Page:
BATTLE CREEK, Mich. — In Van Buren County, there aren’t many bodies of water that move as quickly as the Kalamazoo River said deputy Trever Tate. The county’s dive team has retrieved property from under bridges and smaller rivers. But nothing’s ever come close to the Kalamazoo River.
“This specifically, learning to dive in the stronger currents of the river, working with other agencies, getting to know guys on other dive teams is very important for working together,” Deputy Tate said.
The Van Buren County Sheriff Office dive team joined five other counties from west Michigan to participate in a day-long dive training. Each agency was posted at one of six bridges along three-miles of the Kalamazoo River in Battle Creek and Springfield.
“As a diver we’re putting out into the water in the river today looking specifically for evidence for the role play that we’re doing with all the counties involved,” Deputy Tate said.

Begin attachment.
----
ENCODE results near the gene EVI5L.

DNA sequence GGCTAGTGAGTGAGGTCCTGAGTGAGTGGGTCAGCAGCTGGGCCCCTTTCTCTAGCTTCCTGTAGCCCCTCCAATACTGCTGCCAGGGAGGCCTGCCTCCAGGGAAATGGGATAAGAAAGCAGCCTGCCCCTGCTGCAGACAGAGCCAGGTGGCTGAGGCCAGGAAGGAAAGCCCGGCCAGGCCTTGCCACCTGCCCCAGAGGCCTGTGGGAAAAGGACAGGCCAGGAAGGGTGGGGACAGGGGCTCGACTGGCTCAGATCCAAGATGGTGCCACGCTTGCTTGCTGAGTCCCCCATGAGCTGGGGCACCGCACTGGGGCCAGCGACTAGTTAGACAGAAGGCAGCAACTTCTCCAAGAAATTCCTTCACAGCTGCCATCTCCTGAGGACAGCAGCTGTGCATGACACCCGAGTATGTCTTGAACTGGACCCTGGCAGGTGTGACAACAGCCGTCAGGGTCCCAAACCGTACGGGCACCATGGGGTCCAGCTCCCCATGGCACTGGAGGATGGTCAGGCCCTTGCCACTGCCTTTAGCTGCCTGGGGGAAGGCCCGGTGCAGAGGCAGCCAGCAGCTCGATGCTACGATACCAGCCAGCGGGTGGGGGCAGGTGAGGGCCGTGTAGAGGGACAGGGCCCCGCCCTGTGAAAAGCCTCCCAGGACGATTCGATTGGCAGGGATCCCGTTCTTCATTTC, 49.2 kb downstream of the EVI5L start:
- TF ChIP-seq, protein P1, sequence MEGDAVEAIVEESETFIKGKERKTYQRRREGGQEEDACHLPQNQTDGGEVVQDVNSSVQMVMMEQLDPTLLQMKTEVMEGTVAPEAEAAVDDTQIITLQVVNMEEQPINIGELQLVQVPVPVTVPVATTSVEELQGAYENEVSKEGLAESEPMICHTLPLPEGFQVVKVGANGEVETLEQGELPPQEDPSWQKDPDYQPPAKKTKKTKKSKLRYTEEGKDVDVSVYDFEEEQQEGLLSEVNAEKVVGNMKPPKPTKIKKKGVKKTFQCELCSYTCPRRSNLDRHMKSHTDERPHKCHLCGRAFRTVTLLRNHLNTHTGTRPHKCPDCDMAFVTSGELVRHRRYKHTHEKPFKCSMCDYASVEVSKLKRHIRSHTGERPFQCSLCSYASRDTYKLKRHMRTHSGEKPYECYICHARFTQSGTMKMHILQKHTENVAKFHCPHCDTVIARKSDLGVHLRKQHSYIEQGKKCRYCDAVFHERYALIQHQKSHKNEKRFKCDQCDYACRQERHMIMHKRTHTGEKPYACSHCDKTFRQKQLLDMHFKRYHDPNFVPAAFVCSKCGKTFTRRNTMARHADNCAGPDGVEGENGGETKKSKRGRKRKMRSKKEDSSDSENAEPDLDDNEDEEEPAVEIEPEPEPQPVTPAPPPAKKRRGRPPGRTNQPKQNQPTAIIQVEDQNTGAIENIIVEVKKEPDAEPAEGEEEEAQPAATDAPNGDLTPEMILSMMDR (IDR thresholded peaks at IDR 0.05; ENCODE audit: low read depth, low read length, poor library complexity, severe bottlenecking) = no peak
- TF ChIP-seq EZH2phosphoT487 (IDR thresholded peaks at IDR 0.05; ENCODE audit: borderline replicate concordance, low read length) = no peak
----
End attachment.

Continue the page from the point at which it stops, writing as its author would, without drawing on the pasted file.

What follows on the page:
Calhoun County Emergency Manager Durk Dunham said he gave the teams a fake scenario to work under. He told them that a van carrying explosives crashed into the river and those items either sank or floated away. The teams were then instructed to work together to retrieve as many items as possible.
“There’s a lot of things we take into consideration when we do a big training like this with other counties: communications [and] who can dive in certain areas of water,” said Van Buren County Sheriff’s Office Dive Team Capt Nathan Penning. “So being able to come out here allows us to interact with that and get some training for that.”
Dunham said organizers tried to make the training as real as possible. The waters were high, the currents were strong and the Red Cross was nearby with snacks and drinks.
As fun as it all was, divers remained focused in the water they said.
“Once we hit that water we take it serious,” said Capt. Penning. “Safety is our highest priority and [we] make sure everybody is safe.”